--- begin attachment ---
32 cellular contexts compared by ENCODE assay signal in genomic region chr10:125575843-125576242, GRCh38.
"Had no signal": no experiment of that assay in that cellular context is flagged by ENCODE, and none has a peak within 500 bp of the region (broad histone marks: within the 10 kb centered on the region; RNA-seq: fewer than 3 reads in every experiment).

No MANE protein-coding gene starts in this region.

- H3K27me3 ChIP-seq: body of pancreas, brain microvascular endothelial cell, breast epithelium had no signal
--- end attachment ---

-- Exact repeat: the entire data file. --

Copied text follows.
32 cellular contexts compared by ENCODE assay signal in genomic region chr10:125575843-125576242, GRCh38.
"Had no signal": no experiment of that assay in that cellular context is flagged by ENCODE, and none has a peak within 500 bp of the region (broad histone marks: within the 10 kb centered on the region; RNA-seq: fewer than 3 reads in every experiment).

No MANE protein-coding gene starts in this region.

- H3K27me3 ChIP-seq: body of pancreas, brain microvascular endothelial cell, breast epithelium had no signal